Gotaiheiki Shiroishi banashi (The story of Shiroishi and the chronicles of peace: 碁太平記白石噺) blended two dramas, one based on a failed rebellion in 1651 led by Yui Shôsetsu (1605-51) against the ten-year-old shogun Ietsuna, and the other a vendetta in 1723 carried on by two sisters for six years. Onobu and her courtesan sister, Miyagino of the Daikokuya in Shin Yoshiwara, vow to avenge their father's murderer, a village magistrate named Daishichi Shiga, whose villainy also caused their mother to die from grief. The brothel proprietor, Soroku, urges them to learn martial arts from Uji Jôsetsu (the theatrical stand-in for Yui Shôsetsu). Onobu studies fencing and changes her name to Shinobu. Aided by Jôsetsu, the sisters exact their revenge. (Note: The reading Shiroishi in the play title is sometimes given as Shiraishi.)
Nakamura Matsue III (Tomijûrô II; 1786-1855, a premier onnagata (lit., "woman's manner": 女方 or 女形) or performer of women's roles, was a protege of Nakamura Utaemon III. Born in Osaka, he began acting as Ichikawa Kumetarô in Osaka's children theaters. He took the name Nakamura Sankô I (中村三光) in 1812-13, and Matsue III the following theatrical season (11/1813). He ascended to the illustrious name Tomijûrô II in 1833. Nicknamed "Naniwa no Tayû" (Master of Osaka), he was fine dancer and musician. He was also prone to extravagance in his private life, to such a degree that he violated the government's sumptuary edicts. In 1843 he was exiled from Osaka and banished to the port city of Sakai for nearly two years. He continued to act in smaller theaters in Ise, Kyoto, Nagoya, and Sakai, his career suffering due to inferior venues and fellow actors. He relocated to Edo in 1853, and finally returned to Osaka in January 1855, only to fall ill and die the following month.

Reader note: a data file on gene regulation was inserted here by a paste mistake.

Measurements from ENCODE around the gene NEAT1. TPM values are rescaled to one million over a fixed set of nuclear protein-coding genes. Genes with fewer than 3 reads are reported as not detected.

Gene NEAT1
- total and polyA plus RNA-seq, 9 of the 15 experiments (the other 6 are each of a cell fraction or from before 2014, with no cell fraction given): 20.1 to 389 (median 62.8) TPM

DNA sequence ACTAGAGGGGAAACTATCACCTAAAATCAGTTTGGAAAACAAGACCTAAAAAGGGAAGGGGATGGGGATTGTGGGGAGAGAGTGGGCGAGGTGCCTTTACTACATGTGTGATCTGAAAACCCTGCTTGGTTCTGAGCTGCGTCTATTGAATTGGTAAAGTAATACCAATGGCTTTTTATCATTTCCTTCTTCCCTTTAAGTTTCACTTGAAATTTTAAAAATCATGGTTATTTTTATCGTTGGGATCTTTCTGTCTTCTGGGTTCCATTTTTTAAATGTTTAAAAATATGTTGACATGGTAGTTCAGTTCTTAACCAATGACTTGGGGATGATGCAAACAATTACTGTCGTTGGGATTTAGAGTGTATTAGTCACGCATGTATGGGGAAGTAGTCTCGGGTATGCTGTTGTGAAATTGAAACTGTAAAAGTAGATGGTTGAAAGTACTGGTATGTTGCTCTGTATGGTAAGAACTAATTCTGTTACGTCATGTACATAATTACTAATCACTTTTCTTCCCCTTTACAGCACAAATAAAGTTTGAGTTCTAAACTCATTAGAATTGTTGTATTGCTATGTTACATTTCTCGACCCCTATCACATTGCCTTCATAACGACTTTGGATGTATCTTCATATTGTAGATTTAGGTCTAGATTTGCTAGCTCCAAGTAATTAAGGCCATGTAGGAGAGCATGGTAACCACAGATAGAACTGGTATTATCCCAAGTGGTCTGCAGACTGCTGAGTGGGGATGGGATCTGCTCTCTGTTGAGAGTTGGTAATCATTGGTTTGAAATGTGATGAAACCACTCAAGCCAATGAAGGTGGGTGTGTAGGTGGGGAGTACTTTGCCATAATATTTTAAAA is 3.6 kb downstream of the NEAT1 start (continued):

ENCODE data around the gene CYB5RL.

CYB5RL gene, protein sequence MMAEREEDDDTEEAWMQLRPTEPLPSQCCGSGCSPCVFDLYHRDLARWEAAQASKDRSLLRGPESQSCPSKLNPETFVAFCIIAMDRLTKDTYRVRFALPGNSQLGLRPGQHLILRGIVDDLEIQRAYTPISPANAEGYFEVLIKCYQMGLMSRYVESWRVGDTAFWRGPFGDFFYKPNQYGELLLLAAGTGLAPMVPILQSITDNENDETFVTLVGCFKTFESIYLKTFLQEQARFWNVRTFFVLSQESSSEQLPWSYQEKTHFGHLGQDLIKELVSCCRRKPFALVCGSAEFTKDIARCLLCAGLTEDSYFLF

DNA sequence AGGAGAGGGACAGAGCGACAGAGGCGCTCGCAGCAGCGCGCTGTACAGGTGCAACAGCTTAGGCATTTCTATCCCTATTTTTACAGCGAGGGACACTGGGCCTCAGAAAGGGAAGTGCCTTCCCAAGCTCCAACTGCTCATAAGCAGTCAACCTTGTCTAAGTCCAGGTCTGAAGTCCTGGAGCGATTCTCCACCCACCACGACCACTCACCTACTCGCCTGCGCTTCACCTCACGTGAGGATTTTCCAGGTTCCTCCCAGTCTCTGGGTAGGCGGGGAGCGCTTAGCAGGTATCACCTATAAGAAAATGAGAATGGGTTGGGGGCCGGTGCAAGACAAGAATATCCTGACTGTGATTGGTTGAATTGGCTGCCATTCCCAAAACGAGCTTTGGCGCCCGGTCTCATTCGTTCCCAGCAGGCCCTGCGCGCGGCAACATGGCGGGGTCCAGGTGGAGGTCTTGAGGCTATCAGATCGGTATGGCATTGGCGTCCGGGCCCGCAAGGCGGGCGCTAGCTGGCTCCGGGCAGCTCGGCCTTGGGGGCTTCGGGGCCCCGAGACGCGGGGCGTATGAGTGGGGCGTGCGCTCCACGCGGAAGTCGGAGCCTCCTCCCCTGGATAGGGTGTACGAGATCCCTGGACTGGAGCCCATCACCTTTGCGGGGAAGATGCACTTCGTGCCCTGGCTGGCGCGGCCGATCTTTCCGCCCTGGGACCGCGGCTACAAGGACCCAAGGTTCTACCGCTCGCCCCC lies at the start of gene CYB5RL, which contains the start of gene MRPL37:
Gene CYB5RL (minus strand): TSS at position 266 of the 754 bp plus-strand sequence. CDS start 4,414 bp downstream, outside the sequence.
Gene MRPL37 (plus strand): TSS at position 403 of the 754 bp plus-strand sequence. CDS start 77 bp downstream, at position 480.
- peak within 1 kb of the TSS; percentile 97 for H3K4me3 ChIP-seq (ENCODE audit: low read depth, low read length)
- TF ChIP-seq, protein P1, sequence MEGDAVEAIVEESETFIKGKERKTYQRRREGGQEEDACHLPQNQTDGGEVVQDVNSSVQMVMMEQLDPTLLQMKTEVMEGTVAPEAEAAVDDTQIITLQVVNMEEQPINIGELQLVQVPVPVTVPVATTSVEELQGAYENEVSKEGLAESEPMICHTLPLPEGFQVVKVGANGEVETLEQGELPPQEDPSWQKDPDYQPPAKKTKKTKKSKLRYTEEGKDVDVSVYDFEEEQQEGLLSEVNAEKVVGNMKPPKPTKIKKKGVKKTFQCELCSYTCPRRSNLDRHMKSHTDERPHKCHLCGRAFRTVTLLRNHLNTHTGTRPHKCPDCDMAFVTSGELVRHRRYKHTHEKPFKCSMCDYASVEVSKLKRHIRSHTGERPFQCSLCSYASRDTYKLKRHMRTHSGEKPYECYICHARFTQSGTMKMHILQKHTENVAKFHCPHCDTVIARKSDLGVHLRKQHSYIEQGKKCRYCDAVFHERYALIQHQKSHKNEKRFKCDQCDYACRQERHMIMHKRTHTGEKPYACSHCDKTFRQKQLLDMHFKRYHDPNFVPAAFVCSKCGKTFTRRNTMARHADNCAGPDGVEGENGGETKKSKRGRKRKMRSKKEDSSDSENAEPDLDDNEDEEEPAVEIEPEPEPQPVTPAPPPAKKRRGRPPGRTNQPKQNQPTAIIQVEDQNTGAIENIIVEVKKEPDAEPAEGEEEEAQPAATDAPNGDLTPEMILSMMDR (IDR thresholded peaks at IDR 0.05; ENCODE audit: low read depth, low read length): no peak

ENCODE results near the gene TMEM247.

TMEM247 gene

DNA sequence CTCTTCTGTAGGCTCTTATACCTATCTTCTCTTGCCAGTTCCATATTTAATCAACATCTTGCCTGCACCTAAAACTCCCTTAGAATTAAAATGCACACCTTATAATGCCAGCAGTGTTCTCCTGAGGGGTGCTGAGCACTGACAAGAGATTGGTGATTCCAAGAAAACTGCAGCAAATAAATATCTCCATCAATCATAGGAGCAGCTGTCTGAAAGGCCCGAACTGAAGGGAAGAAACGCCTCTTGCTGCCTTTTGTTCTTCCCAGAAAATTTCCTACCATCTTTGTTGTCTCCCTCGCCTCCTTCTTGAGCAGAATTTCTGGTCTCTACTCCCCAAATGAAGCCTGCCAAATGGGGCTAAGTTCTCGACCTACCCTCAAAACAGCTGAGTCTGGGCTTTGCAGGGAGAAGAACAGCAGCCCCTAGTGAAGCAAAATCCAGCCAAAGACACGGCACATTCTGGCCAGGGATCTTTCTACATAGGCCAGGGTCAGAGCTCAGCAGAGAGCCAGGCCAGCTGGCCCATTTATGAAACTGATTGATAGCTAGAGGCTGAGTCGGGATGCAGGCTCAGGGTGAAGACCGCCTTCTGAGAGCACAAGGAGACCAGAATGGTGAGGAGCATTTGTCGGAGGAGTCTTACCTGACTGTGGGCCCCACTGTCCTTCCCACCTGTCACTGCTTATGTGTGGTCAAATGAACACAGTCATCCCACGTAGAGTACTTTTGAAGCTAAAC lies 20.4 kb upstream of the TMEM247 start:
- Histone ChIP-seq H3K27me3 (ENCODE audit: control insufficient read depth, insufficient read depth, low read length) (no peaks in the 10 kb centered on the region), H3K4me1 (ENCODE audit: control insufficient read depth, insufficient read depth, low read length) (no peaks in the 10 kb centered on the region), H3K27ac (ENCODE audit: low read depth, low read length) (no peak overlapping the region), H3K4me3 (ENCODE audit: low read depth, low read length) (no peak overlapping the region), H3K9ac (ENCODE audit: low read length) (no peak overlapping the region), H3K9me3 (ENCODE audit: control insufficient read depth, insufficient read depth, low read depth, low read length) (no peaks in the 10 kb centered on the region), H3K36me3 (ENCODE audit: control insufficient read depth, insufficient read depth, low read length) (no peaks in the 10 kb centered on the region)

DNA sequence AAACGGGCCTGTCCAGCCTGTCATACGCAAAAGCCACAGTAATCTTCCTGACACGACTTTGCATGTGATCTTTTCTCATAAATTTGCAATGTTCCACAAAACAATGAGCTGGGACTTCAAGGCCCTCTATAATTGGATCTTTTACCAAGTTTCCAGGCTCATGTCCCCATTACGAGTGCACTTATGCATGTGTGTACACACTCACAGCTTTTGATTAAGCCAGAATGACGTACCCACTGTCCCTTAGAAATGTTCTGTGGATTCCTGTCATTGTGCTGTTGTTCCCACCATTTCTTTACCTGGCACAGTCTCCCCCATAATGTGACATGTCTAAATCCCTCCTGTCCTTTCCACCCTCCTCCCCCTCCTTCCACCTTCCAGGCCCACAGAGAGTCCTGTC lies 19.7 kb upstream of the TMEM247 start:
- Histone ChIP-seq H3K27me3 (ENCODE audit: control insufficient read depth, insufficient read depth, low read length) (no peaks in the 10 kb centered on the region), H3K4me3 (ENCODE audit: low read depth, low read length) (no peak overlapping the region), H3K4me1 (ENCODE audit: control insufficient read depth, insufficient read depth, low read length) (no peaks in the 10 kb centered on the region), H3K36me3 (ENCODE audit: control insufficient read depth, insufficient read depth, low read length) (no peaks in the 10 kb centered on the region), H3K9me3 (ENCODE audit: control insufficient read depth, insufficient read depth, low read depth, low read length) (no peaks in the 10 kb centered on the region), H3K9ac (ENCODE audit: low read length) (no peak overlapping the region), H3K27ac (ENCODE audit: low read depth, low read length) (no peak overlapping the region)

This preparatory drawing (gakô: 画稿) was likely intended as part of a triptych, but we have not found a corresponding published print for the design. Single-sheet gakô prepared for ukiyo-e prints published in Kamigata (Kyoto-Osaka area) are very rare, and this one is particularly fine.
References :NKE, pp. 135 and 449